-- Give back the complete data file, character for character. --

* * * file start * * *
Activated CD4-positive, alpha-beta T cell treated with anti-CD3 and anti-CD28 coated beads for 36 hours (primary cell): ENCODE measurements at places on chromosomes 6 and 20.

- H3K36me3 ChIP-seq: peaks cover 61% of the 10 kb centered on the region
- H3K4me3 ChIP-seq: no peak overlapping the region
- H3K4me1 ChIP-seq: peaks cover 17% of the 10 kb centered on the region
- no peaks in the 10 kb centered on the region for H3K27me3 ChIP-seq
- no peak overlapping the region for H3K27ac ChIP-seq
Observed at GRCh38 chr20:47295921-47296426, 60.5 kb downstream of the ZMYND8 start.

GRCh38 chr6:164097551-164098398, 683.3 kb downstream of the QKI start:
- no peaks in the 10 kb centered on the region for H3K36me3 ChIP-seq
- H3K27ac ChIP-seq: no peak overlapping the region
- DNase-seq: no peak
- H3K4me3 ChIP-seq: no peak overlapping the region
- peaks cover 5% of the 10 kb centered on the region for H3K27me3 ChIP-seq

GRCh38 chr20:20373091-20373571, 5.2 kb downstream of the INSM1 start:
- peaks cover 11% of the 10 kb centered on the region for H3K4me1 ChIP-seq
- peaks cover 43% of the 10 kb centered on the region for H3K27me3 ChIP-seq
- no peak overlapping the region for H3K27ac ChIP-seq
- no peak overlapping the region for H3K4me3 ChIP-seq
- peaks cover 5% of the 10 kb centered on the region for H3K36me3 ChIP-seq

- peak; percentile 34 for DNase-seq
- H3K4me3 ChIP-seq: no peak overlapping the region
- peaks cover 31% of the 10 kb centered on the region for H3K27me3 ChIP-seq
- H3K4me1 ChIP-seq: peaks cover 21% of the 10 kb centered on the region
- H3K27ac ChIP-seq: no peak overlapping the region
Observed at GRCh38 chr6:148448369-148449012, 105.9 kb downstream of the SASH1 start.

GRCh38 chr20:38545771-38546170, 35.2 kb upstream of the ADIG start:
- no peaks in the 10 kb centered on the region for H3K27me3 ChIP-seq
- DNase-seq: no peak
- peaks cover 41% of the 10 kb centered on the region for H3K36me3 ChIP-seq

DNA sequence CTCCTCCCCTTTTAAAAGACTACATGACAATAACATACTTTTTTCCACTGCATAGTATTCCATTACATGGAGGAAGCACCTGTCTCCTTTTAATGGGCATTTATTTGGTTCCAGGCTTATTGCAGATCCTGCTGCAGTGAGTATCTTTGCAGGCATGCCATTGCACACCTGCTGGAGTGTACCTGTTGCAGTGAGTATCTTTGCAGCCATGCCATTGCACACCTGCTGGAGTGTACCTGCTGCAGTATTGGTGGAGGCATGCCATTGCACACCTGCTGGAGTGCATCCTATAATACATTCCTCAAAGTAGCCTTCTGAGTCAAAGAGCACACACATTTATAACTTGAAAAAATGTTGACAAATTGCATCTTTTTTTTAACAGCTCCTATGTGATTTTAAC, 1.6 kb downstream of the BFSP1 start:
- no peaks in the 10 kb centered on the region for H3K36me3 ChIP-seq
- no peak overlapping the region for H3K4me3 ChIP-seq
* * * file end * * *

Activated CD4-positive, alpha-beta T cell treated with anti-CD3 and anti-CD28 coated beads for 36 hours (primary cell): ENCODE measurements at places on chromosomes 6 and 20.

- H3K36me3 ChIP-seq: peaks cover 61% of the 10 kb centered on the region
- H3K4me3 ChIP-seq: no peak overlapping the region
- H3K4me1 ChIP-seq: peaks cover 17% of the 10 kb centered on the region
- no peaks in the 10 kb centered on the region for H3K27me3 ChIP-seq
- no peak overlapping the region for H3K27ac ChIP-seq
Observed at GRCh38 chr20:47295921-47296426, 60.5 kb downstream of the ZMYND8 start.

GRCh38 chr6:164097551-164098398, 683.3 kb downstream of the QKI start:
- no peaks in the 10 kb centered on the region for H3K36me3 ChIP-seq
- H3K27ac ChIP-seq: no peak overlapping the region
- DNase-seq: no peak
- H3K4me3 ChIP-seq: no peak overlapping the region
- peaks cover 5% of the 10 kb centered on the region for H3K27me3 ChIP-seq

GRCh38 chr20:20373091-20373571, 5.2 kb downstream of the INSM1 start:
- peaks cover 11% of the 10 kb centered on the region for H3K4me1 ChIP-seq
- peaks cover 43% of the 10 kb centered on the region for H3K27me3 ChIP-seq
- no peak overlapping the region for H3K27ac ChIP-seq
- no peak overlapping the region for H3K4me3 ChIP-seq
- peaks cover 5% of the 10 kb centered on the region for H3K36me3 ChIP-seq

- peak; percentile 34 for DNase-seq
- H3K4me3 ChIP-seq: no peak overlapping the region
- peaks cover 31% of the 10 kb centered on the region for H3K27me3 ChIP-seq
- H3K4me1 ChIP-seq: peaks cover 21% of the 10 kb centered on the region
- H3K27ac ChIP-seq: no peak overlapping the region
Observed at GRCh38 chr6:148448369-148449012, 105.9 kb downstream of the SASH1 start.

GRCh38 chr20:38545771-38546170, 35.2 kb upstream of the ADIG start:
- no peaks in the 10 kb centered on the region for H3K27me3 ChIP-seq
- DNase-seq: no peak
- peaks cover 41% of the 10 kb centered on the region for H3K36me3 ChIP-seq

DNA sequence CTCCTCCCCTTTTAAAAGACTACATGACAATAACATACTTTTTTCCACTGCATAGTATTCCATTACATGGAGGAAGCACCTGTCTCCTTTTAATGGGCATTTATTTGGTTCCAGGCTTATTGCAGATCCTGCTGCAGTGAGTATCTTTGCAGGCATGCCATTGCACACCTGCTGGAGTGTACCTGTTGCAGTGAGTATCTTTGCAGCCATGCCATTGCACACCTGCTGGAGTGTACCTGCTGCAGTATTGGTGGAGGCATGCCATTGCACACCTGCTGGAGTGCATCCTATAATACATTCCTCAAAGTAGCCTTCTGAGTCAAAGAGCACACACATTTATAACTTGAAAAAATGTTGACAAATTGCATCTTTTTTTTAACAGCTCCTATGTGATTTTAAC, 1.6 kb downstream of the BFSP1 start:
- no peaks in the 10 kb centered on the region for H3K36me3 ChIP-seq
- no peak overlapping the region for H3K4me3 ChIP-seq